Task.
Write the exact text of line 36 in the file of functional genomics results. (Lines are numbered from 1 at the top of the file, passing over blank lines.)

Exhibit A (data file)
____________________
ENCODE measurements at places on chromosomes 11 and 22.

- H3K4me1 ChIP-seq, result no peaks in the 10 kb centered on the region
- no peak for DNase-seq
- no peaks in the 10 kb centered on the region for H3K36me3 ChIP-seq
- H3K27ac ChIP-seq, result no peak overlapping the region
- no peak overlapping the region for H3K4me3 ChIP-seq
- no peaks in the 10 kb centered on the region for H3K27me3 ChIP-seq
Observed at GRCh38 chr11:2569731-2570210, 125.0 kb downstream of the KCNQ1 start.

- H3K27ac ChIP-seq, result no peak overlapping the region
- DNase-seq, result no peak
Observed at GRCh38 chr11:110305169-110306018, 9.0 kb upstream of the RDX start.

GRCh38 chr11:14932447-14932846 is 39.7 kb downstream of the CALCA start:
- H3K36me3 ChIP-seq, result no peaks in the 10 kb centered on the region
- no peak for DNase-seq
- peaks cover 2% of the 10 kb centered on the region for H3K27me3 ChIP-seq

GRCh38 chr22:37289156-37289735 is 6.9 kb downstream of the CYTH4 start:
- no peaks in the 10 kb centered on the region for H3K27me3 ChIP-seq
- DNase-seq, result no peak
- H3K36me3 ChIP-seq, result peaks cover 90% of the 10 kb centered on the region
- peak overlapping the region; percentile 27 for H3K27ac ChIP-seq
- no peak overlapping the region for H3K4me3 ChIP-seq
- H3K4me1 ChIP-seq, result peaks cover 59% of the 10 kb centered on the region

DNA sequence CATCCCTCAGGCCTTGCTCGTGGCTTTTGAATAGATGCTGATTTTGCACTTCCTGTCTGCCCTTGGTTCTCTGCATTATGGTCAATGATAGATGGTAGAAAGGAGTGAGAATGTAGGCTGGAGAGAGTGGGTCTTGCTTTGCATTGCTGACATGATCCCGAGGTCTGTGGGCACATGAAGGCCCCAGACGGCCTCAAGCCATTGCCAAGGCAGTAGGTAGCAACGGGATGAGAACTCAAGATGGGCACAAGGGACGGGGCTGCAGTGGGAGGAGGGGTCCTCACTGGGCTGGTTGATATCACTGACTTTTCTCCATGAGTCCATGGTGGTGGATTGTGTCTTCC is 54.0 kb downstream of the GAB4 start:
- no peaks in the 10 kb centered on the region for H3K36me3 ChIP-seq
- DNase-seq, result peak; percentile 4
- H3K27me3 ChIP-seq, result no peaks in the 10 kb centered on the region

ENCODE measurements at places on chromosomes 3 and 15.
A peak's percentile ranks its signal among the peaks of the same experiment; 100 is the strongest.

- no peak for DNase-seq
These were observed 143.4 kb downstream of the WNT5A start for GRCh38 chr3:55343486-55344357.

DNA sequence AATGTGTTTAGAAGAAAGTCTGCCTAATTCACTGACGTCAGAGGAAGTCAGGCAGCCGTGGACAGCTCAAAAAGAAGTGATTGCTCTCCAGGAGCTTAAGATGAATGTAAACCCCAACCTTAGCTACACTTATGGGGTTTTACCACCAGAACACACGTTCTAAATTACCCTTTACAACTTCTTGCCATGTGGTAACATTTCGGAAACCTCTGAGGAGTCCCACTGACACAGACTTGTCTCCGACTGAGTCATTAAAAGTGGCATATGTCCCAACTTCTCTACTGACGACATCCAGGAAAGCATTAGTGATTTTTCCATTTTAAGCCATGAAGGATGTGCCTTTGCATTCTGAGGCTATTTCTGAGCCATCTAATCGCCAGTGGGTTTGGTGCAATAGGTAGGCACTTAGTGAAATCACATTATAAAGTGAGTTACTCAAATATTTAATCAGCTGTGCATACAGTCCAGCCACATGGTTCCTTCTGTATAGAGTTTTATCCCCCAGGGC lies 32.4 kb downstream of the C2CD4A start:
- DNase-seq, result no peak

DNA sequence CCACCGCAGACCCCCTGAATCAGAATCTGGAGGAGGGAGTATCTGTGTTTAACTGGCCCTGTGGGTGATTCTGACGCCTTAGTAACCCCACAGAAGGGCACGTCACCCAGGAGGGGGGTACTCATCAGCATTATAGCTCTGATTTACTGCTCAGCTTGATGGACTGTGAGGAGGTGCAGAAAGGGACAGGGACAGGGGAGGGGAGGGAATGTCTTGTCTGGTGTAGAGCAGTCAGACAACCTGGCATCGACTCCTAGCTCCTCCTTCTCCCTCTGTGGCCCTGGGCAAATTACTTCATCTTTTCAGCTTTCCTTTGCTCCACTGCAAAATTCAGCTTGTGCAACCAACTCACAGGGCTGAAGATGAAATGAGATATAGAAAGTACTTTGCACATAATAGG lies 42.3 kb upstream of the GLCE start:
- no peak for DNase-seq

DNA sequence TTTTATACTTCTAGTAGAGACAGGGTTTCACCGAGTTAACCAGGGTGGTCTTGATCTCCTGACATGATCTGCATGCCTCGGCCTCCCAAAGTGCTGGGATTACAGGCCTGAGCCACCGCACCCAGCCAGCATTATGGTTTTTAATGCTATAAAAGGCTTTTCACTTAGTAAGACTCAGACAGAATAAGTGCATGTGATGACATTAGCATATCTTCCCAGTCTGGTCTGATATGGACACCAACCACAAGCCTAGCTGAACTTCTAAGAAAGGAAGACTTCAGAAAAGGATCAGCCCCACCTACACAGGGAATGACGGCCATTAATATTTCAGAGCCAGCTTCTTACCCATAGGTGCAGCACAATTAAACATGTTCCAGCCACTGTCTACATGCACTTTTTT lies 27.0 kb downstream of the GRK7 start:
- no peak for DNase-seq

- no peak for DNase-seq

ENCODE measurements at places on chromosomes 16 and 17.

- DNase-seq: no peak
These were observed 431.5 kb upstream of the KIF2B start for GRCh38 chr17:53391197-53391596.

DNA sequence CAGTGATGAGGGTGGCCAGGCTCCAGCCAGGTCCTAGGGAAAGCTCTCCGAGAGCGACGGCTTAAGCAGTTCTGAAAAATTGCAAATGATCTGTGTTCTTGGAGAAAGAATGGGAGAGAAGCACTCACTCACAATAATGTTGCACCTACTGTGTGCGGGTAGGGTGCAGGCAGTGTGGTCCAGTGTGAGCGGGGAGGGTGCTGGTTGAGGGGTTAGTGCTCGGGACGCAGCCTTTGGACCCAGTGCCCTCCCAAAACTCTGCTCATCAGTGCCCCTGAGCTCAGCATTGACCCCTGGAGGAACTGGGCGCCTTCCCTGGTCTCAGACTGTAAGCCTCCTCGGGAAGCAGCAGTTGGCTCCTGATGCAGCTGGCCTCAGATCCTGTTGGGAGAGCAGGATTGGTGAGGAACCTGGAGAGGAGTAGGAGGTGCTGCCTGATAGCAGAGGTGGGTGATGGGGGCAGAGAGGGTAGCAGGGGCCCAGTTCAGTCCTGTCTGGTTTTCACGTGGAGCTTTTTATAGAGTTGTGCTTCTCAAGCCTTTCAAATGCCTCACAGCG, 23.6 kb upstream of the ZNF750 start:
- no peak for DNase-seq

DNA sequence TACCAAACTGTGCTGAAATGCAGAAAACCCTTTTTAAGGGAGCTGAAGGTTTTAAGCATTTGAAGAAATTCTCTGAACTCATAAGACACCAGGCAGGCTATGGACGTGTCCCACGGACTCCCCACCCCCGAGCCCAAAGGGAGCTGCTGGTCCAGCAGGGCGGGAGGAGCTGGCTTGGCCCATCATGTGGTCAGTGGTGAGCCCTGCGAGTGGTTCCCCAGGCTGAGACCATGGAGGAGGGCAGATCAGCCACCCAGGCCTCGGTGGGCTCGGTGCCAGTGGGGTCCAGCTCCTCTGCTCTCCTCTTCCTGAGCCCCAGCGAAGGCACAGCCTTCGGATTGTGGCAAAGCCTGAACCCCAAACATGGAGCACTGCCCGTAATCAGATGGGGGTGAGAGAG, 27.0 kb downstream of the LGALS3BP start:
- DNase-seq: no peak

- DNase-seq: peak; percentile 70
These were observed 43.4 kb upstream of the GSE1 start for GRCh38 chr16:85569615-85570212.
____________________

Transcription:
- no peak for DNase-seq